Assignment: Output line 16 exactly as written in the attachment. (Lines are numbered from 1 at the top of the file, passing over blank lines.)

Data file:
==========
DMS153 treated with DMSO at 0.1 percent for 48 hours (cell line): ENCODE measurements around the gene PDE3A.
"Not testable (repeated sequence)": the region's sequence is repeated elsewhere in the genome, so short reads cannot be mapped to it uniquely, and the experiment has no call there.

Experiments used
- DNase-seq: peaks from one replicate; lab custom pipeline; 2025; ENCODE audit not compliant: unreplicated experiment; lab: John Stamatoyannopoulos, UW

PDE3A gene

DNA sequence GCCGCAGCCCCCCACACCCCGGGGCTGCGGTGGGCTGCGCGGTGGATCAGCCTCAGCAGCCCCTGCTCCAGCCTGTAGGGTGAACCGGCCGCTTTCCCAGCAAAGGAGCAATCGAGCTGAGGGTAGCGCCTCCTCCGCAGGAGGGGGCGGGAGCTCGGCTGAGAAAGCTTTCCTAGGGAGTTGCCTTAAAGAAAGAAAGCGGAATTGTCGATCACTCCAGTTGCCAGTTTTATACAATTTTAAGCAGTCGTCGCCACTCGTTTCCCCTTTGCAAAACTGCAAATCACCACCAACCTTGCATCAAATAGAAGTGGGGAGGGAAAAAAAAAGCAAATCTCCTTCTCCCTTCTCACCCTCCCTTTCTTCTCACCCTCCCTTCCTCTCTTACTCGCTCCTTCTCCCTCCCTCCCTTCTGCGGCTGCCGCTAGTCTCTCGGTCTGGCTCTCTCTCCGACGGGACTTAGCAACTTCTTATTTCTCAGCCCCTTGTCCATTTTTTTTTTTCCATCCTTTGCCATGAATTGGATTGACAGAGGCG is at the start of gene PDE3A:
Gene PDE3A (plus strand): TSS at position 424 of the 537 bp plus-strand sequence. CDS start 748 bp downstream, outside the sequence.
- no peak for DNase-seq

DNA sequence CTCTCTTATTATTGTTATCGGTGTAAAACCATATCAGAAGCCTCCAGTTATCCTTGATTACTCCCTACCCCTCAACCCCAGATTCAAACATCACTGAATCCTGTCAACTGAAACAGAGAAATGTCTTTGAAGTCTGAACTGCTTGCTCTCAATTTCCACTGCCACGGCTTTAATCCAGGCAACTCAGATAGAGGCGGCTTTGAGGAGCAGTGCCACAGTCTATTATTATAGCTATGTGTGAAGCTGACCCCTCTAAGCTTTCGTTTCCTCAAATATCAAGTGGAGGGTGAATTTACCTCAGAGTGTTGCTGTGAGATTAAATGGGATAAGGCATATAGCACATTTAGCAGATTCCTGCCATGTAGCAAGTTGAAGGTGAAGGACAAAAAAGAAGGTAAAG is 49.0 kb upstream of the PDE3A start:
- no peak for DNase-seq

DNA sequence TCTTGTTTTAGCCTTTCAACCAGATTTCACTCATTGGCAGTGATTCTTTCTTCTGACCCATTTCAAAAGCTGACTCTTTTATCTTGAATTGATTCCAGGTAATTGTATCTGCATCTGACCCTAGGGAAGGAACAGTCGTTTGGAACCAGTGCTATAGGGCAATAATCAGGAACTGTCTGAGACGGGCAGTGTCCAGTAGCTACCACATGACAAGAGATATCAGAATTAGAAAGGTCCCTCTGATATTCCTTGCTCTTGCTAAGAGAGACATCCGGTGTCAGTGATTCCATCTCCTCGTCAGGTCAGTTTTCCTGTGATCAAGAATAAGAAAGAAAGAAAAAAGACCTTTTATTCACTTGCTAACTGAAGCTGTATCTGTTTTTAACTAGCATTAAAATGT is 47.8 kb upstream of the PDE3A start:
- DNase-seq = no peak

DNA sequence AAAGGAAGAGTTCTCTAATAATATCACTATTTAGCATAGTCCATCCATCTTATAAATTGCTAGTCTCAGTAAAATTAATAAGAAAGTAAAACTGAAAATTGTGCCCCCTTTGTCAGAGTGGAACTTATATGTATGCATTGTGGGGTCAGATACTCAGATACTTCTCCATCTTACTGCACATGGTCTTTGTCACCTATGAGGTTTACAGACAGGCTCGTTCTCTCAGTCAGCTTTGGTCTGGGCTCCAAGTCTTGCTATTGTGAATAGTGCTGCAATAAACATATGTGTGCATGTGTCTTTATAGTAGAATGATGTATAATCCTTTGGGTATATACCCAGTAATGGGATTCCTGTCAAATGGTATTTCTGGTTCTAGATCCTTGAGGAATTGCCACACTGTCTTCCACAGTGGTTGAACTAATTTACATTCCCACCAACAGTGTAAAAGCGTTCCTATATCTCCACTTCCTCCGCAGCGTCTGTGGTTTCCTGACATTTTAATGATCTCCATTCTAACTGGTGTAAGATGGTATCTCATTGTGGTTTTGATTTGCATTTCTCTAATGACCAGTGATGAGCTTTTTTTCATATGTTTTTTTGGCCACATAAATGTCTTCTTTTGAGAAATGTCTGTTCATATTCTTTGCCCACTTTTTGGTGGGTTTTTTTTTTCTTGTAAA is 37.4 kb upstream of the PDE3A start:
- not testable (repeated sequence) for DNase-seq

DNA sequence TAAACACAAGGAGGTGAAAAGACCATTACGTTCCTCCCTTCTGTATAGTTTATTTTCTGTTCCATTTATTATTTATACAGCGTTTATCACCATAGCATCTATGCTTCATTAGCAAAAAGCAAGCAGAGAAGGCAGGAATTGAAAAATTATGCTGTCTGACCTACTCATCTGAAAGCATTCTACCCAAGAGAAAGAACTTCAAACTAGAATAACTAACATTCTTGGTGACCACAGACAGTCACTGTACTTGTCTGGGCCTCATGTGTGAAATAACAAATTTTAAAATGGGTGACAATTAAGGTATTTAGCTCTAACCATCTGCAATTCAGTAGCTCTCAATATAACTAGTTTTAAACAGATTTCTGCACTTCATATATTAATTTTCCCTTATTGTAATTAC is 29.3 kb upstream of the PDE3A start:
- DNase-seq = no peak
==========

- DNase-seq = no peak